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According to to G. Cumming and S. Finch in their paper "Inference by Eye" the 95% confidence intervals of two independent means can overlap and the difference between the two means can still be significantly different from 0. They found that at approximately 58% overlap the p-value of the t-test changes from significant to not significant at 0.05.

Now to my question.

Does this apply for all types of confidence intervals? Im mostly interested if this holds for two independent proportions. If yes, why is that? And if no, why is that?

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    $\begingroup$ Is the confidence interval approximated using the normal distribution? $\endgroup$ Nov 22, 2023 at 13:08
  • $\begingroup$ For the two proportions? Yes the confidence intervals is approximated using the normal distribution. In my case n1 and n2 are both > 10 000 and p1 and p2 are both around 0,1. $\endgroup$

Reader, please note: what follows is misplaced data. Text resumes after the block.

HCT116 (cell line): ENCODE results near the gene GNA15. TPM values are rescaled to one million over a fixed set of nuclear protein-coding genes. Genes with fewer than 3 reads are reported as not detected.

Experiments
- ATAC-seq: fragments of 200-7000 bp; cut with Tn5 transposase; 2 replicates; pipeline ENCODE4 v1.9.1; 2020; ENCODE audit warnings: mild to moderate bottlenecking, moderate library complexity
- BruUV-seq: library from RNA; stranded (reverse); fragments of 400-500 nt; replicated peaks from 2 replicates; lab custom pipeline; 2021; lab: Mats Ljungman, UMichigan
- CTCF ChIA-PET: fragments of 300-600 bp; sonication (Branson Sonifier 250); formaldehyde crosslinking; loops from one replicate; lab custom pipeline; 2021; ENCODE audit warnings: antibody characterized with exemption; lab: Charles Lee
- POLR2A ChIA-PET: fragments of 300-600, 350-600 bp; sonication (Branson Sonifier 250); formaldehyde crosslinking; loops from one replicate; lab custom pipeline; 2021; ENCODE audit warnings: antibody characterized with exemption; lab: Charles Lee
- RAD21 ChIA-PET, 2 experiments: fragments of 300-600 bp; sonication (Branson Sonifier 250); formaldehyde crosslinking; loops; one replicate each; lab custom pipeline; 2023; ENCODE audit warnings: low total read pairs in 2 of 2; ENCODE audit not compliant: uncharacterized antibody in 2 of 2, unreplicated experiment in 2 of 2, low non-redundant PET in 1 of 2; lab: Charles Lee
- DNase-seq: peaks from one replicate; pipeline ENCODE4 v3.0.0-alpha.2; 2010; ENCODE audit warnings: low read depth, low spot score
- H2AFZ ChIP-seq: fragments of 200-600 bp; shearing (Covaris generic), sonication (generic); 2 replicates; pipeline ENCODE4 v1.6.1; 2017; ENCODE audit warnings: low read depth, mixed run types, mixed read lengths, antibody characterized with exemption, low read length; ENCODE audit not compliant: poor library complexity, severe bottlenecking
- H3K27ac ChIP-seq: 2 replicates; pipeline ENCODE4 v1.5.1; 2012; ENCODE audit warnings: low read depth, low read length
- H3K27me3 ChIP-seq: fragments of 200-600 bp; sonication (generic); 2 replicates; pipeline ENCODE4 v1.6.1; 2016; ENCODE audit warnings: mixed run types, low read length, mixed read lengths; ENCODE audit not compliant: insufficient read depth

– Jam.Wil
    Nov 22, 2023 at 13:14
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    $\begingroup$ stats.stackexchange.com/questions/18215 answers your question generally and offers a more specific, quantitative solution than the paper you reference. $\endgroup$
    – whuber
    Nov 22, 2023 at 14:48

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I hesitate to say it applies to all types of confidence intervals, there could be some odd cases. But it generally applies (although it can get tricky).

Why?

Well, a p-value of x (say, 0.05) would match a 1-x (0.95) confidence interval vs. a constant. For the two means case, it would be that the CI for one proportion doesn't cover the other propotion (not its CI, but the value itself).

It gets tricky for more complex notions. E.g. if we have p means, then which are overlapping which? And what the "other" CI would be is not at all clear for, say, an F test. But the idea is generally sound. It certainly applies to, say, a t-test of means rather than proportions.

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